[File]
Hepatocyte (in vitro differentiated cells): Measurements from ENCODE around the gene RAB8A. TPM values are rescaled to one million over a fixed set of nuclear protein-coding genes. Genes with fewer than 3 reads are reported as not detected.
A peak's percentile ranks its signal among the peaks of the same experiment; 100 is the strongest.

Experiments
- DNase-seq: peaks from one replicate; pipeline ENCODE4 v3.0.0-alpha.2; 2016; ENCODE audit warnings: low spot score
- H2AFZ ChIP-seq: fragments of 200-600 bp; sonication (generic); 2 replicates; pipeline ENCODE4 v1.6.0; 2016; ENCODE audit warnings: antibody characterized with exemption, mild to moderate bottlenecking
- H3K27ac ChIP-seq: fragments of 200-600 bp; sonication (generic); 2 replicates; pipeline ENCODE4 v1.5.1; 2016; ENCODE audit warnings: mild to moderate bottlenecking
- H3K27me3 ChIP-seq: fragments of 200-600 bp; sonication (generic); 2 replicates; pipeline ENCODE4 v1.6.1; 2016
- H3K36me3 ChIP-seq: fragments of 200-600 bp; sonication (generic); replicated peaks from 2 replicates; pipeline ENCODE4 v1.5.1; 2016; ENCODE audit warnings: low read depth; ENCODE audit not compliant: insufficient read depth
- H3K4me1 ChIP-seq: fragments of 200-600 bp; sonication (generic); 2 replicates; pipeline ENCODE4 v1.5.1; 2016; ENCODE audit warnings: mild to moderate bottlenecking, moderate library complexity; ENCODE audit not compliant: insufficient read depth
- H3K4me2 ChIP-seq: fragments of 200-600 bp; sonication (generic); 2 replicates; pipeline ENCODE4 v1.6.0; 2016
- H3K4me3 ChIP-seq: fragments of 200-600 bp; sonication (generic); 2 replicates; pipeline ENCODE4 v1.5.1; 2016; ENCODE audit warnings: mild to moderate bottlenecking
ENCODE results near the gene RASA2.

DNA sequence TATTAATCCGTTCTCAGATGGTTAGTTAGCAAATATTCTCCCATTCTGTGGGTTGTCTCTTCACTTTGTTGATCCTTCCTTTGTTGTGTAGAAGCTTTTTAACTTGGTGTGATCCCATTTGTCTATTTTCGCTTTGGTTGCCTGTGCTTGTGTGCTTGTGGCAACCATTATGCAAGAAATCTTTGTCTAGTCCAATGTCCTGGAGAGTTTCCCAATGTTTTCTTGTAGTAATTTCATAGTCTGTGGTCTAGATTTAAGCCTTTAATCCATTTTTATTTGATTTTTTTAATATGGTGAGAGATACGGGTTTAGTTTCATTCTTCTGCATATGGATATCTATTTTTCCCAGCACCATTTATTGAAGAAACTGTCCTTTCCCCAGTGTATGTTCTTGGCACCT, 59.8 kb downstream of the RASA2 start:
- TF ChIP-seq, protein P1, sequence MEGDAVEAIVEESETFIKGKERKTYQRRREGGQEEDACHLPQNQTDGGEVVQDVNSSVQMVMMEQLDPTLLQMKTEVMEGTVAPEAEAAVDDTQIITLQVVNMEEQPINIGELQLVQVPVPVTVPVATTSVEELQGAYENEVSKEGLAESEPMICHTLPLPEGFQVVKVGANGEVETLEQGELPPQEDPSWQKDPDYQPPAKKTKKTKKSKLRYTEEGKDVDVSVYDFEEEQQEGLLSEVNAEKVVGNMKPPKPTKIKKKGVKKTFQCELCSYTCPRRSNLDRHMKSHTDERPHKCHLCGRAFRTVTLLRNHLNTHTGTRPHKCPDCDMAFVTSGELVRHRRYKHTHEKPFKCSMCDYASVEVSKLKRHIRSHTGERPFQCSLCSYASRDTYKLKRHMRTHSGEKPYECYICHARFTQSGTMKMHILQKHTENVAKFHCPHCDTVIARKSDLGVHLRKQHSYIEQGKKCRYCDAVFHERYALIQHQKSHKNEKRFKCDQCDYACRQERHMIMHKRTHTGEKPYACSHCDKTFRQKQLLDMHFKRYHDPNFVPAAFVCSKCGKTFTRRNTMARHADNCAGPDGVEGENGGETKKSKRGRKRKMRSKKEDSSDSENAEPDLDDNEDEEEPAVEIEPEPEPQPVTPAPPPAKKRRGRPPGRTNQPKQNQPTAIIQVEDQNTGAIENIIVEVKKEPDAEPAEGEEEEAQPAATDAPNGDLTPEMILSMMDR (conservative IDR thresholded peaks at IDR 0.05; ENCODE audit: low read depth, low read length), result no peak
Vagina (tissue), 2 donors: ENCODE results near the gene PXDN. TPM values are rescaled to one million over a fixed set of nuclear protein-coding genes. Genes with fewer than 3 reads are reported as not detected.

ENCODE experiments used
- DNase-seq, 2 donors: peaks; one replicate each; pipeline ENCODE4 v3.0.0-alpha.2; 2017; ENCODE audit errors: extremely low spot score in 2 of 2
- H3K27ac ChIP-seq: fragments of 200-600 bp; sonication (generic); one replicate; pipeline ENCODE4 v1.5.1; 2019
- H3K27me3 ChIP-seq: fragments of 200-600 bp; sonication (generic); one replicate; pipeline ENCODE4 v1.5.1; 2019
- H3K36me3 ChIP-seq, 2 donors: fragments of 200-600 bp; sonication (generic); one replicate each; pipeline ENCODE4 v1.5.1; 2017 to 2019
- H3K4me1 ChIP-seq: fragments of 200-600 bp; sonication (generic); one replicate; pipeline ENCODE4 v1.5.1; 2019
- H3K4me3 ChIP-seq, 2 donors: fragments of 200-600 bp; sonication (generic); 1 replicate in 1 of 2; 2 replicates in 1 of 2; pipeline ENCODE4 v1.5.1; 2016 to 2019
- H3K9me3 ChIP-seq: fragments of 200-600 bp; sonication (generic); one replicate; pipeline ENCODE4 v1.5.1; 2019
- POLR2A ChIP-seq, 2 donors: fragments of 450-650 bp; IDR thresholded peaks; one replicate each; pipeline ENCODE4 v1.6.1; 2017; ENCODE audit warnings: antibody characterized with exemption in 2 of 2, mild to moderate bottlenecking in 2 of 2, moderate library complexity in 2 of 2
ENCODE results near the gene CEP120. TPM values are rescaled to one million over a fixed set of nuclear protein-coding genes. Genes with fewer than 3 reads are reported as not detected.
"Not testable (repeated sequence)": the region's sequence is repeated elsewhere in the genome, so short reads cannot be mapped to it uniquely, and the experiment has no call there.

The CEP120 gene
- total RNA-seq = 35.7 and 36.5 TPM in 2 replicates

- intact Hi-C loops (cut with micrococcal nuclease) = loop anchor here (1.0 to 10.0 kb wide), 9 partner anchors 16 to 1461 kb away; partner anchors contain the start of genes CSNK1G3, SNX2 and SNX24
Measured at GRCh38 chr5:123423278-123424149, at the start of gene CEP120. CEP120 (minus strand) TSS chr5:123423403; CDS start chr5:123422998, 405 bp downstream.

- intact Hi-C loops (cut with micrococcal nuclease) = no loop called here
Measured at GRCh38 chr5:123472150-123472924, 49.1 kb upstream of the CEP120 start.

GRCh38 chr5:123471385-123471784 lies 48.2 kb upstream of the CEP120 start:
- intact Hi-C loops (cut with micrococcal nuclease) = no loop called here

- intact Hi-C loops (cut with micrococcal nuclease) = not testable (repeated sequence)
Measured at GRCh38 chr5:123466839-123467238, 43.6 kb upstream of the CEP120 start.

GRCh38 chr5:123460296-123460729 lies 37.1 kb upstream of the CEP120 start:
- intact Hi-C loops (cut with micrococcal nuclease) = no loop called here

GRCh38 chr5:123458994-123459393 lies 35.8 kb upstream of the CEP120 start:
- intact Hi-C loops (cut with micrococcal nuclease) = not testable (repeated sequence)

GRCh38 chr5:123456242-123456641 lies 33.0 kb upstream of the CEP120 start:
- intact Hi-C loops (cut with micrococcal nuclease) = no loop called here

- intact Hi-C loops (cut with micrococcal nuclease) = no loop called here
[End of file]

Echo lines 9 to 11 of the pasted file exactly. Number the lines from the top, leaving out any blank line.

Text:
- H3K4me1 ChIP-seq: fragments of 200-600 bp; sonication (generic); 2 replicates; pipeline ENCODE4 v1.5.1; 2016; ENCODE audit warnings: mild to moderate bottlenecking, moderate library complexity; ENCODE audit not compliant: insufficient read depth
- H3K4me2 ChIP-seq: fragments of 200-600 bp; sonication (generic); 2 replicates; pipeline ENCODE4 v1.6.0; 2016
- H3K4me3 ChIP-seq: fragments of 200-600 bp; sonication (generic); 2 replicates; pipeline ENCODE4 v1.5.1; 2016; ENCODE audit warnings: mild to moderate bottlenecking